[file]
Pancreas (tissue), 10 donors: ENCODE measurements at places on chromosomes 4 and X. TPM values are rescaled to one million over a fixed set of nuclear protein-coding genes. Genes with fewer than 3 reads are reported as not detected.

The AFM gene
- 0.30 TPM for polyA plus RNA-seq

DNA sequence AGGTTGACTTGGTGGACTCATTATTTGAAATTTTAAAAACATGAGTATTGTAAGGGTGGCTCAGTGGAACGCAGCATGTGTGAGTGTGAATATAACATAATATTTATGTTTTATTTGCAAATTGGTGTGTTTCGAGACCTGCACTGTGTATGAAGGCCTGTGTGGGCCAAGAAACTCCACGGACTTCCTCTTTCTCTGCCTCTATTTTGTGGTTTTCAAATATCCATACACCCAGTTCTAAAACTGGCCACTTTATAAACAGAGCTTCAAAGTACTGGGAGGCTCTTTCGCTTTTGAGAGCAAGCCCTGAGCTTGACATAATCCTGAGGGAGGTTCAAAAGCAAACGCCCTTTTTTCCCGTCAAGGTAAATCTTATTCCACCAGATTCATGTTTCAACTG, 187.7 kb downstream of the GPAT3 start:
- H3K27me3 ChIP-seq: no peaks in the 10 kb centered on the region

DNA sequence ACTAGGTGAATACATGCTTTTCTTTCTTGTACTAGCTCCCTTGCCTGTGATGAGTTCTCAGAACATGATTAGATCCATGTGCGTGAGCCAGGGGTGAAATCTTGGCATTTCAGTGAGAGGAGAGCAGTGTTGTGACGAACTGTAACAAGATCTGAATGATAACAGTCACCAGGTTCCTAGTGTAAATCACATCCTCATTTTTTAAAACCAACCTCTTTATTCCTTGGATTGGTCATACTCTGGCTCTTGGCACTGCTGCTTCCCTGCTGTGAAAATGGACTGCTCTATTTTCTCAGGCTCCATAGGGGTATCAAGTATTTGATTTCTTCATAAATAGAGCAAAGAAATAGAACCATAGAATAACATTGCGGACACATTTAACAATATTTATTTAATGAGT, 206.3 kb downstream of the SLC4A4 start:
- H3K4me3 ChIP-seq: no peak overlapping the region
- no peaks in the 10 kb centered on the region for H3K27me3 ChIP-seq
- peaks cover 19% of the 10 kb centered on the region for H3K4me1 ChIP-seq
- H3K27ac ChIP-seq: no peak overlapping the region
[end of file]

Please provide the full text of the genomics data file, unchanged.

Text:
Pancreas (tissue), 10 donors: ENCODE measurements at places on chromosomes 4 and X. TPM values are rescaled to one million over a fixed set of nuclear protein-coding genes. Genes with fewer than 3 reads are reported as not detected.

The AFM gene
- 0.30 TPM for polyA plus RNA-seq

DNA sequence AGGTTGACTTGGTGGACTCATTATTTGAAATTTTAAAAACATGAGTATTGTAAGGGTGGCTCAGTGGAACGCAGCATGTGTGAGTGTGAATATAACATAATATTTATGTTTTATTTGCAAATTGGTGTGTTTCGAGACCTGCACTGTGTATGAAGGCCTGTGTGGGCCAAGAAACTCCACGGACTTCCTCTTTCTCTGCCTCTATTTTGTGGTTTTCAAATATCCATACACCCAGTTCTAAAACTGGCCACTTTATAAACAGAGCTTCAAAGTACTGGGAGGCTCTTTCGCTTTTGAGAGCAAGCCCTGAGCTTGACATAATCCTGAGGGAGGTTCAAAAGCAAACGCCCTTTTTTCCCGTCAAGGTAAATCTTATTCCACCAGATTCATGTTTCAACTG, 187.7 kb downstream of the GPAT3 start:
- H3K27me3 ChIP-seq: no peaks in the 10 kb centered on the region

DNA sequence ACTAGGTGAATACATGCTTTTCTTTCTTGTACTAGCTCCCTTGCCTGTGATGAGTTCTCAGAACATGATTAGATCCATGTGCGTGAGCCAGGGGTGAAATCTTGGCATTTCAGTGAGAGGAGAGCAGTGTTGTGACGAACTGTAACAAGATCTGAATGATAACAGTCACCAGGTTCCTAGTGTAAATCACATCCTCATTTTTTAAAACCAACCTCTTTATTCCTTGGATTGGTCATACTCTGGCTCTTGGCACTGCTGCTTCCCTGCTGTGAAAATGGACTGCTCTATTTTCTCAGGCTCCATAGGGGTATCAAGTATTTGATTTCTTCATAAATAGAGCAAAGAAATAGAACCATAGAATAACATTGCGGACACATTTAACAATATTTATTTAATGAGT, 206.3 kb downstream of the SLC4A4 start:
- H3K4me3 ChIP-seq: no peak overlapping the region
- no peaks in the 10 kb centered on the region for H3K27me3 ChIP-seq
- peaks cover 19% of the 10 kb centered on the region for H3K4me1 ChIP-seq
- H3K27ac ChIP-seq: no peak overlapping the region